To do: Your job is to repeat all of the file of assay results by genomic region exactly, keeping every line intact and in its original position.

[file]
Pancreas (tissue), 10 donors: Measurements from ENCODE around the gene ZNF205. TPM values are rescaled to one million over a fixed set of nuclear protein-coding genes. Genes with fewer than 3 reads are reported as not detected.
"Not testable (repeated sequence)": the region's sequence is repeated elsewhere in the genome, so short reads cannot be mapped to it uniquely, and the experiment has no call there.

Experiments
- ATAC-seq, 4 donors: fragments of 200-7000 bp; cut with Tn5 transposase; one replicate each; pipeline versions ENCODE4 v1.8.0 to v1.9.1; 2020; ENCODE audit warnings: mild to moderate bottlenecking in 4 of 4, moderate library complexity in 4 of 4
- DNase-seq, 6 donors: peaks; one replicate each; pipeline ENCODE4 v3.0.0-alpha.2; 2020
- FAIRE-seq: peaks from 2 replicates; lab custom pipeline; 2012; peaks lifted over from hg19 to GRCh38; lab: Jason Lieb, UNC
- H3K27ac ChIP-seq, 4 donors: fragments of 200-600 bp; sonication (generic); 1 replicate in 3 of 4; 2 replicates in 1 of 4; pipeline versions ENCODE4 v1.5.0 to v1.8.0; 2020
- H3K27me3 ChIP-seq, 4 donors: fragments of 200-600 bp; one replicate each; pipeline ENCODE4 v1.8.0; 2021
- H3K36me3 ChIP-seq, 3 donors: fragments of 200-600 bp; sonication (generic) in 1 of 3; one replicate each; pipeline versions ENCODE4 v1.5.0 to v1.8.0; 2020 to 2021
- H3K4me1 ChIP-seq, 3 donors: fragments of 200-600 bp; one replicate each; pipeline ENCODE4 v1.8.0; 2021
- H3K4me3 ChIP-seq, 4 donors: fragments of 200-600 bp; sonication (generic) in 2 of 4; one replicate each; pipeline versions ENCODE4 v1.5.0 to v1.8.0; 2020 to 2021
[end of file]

Pancreas (tissue), 10 donors: Measurements from ENCODE around the gene ZNF205. TPM values are rescaled to one million over a fixed set of nuclear protein-coding genes. Genes with fewer than 3 reads are reported as not detected.
"Not testable (repeated sequence)": the region's sequence is repeated elsewhere in the genome, so short reads cannot be mapped to it uniquely, and the experiment has no call there.

Experiments
- ATAC-seq, 4 donors: fragments of 200-7000 bp; cut with Tn5 transposase; one replicate each; pipeline versions ENCODE4 v1.8.0 to v1.9.1; 2020; ENCODE audit warnings: mild to moderate bottlenecking in 4 of 4, moderate library complexity in 4 of 4
- DNase-seq, 6 donors: peaks; one replicate each; pipeline ENCODE4 v3.0.0-alpha.2; 2020
- FAIRE-seq: peaks from 2 replicates; lab custom pipeline; 2012; peaks lifted over from hg19 to GRCh38; lab: Jason Lieb, UNC
- H3K27ac ChIP-seq, 4 donors: fragments of 200-600 bp; sonication (generic); 1 replicate in 3 of 4; 2 replicates in 1 of 4; pipeline versions ENCODE4 v1.5.0 to v1.8.0; 2020
- H3K27me3 ChIP-seq, 4 donors: fragments of 200-600 bp; one replicate each; pipeline ENCODE4 v1.8.0; 2021
- H3K36me3 ChIP-seq, 3 donors: fragments of 200-600 bp; sonication (generic) in 1 of 3; one replicate each; pipeline versions ENCODE4 v1.5.0 to v1.8.0; 2020 to 2021
- H3K4me1 ChIP-seq, 3 donors: fragments of 200-600 bp; one replicate each; pipeline ENCODE4 v1.8.0; 2021
- H3K4me3 ChIP-seq, 4 donors: fragments of 200-600 bp; sonication (generic) in 2 of 4; one replicate each; pipeline versions ENCODE4 v1.5.0 to v1.8.0; 2020 to 2021